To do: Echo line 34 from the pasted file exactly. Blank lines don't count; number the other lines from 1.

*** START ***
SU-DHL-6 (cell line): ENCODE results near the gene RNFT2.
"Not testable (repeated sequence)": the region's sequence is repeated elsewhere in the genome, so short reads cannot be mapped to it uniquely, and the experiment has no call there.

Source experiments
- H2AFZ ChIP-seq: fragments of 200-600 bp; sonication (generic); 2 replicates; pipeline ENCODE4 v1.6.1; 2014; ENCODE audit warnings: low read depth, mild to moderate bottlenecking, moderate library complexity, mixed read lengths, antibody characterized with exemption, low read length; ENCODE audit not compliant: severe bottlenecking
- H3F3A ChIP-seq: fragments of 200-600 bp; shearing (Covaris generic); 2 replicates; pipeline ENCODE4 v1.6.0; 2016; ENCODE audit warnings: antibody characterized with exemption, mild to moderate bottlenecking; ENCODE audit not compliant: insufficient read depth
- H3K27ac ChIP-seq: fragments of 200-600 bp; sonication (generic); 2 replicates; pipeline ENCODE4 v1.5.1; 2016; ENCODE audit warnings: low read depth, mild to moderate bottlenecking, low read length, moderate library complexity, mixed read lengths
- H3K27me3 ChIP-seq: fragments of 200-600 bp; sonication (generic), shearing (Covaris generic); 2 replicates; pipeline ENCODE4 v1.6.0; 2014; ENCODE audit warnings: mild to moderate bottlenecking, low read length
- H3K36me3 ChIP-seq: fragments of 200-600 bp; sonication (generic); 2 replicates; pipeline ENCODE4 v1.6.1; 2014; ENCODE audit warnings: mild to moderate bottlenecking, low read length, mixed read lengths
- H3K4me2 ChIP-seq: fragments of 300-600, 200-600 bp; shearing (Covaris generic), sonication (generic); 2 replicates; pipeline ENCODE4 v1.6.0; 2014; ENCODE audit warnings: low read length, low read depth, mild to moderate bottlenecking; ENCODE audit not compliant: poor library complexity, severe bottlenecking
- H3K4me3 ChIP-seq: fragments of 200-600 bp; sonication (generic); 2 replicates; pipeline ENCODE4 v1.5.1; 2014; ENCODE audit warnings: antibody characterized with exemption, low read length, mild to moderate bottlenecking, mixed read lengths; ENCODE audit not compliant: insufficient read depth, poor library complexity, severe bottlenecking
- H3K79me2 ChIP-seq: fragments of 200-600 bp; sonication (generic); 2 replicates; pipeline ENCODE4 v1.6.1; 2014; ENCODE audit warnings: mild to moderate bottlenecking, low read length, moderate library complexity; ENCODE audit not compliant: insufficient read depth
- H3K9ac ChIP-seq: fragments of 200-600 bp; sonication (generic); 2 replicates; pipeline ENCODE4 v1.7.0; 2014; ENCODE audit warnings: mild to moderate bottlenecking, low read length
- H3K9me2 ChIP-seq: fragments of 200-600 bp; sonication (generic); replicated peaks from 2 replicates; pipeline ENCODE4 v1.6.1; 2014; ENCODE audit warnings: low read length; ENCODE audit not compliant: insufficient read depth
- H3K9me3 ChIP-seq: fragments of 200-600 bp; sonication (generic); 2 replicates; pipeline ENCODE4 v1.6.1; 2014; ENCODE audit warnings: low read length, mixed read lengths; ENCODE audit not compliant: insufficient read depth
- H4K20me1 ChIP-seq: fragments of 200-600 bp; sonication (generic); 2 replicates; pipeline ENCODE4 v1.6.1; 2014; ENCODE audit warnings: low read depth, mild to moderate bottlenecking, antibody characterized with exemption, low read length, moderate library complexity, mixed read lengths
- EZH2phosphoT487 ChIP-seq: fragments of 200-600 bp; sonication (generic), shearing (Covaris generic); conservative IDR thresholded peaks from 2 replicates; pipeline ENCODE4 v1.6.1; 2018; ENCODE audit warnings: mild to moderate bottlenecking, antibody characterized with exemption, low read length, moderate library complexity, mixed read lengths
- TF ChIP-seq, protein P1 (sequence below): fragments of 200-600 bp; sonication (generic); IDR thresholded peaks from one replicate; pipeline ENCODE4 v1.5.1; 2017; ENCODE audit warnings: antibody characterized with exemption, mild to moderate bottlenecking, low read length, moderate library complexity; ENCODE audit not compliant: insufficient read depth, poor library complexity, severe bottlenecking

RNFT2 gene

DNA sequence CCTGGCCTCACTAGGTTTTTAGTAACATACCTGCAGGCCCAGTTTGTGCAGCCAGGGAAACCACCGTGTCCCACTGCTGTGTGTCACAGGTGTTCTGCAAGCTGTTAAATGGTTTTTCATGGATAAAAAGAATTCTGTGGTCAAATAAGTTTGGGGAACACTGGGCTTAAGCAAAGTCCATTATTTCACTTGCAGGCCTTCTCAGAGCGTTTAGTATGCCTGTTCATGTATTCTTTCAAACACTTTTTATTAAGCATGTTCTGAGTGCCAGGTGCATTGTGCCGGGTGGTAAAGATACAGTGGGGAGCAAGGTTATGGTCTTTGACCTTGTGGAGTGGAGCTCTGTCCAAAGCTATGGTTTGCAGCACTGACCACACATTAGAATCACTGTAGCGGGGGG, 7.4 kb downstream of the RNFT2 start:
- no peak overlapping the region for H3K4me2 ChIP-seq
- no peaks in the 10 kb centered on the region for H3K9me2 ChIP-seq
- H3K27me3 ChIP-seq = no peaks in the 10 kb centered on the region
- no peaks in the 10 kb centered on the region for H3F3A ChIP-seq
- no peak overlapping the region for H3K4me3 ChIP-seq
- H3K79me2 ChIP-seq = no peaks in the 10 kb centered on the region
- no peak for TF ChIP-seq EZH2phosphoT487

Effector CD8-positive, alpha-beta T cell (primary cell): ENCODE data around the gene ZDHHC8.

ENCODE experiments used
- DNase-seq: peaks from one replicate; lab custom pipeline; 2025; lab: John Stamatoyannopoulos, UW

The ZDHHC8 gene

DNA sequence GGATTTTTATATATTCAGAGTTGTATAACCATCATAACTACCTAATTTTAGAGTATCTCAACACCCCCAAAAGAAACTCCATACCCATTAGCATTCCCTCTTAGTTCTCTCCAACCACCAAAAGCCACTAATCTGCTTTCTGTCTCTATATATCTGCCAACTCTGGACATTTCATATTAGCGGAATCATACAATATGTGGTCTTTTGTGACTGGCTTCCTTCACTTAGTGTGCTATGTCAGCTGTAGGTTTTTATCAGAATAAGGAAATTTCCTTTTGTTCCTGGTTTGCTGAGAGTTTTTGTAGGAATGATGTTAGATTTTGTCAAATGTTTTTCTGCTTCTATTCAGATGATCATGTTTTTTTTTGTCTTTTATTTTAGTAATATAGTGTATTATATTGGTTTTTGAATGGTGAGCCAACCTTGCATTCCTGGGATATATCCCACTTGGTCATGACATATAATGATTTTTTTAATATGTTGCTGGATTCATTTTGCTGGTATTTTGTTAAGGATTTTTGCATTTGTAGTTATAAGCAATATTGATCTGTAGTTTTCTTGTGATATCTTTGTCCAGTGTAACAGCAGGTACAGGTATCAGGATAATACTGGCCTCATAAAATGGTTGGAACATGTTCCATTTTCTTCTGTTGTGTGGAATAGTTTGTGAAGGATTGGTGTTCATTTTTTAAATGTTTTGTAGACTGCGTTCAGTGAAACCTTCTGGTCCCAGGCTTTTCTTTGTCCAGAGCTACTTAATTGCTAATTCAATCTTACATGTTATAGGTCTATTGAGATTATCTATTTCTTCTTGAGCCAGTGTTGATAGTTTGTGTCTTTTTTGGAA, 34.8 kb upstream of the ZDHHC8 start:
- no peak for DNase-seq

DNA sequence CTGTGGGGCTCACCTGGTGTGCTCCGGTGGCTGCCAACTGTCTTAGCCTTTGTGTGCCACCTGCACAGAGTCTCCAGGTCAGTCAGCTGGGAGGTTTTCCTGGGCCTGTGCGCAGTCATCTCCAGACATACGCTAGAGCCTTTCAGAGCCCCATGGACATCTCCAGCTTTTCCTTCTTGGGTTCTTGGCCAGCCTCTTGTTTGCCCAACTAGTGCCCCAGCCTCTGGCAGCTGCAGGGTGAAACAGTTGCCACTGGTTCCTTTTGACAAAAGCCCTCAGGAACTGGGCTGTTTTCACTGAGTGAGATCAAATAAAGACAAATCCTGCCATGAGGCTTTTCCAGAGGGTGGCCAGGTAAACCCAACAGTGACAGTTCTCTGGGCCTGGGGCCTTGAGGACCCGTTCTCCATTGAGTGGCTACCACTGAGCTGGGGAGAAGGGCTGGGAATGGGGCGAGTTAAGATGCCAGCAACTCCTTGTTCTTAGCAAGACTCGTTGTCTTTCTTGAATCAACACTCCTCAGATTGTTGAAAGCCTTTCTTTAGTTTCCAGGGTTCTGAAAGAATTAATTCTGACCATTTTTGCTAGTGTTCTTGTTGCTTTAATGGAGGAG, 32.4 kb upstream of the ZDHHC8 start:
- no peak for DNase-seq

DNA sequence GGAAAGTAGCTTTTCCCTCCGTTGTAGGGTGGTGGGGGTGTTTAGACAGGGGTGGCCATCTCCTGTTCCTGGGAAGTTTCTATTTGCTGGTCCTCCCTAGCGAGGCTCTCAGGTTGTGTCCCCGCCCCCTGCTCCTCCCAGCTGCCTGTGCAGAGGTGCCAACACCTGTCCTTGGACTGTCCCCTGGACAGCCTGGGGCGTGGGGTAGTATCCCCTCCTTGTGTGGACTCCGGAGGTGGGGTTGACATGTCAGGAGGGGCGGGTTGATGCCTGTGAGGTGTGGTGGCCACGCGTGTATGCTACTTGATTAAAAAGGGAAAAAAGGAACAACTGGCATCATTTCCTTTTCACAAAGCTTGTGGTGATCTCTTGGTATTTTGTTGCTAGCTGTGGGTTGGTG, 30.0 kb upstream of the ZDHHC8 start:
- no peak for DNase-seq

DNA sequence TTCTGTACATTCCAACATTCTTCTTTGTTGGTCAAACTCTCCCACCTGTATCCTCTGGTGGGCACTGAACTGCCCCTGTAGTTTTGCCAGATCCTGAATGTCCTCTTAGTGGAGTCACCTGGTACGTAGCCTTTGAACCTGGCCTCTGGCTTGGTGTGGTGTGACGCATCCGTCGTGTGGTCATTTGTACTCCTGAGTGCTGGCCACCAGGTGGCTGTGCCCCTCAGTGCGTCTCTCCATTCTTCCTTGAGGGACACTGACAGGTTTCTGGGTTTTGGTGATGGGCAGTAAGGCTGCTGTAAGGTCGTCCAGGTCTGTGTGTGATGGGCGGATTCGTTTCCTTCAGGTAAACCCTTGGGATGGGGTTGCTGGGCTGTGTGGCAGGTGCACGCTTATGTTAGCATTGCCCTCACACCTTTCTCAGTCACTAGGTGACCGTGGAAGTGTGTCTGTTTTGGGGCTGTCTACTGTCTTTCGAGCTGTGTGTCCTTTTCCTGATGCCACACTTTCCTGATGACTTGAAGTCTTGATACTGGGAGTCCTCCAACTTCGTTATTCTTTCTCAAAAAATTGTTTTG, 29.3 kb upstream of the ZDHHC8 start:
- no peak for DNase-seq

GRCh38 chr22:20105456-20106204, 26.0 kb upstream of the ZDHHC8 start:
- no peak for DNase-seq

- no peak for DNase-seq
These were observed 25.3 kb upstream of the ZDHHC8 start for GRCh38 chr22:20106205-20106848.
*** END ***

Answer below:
- no peak for DNase-seq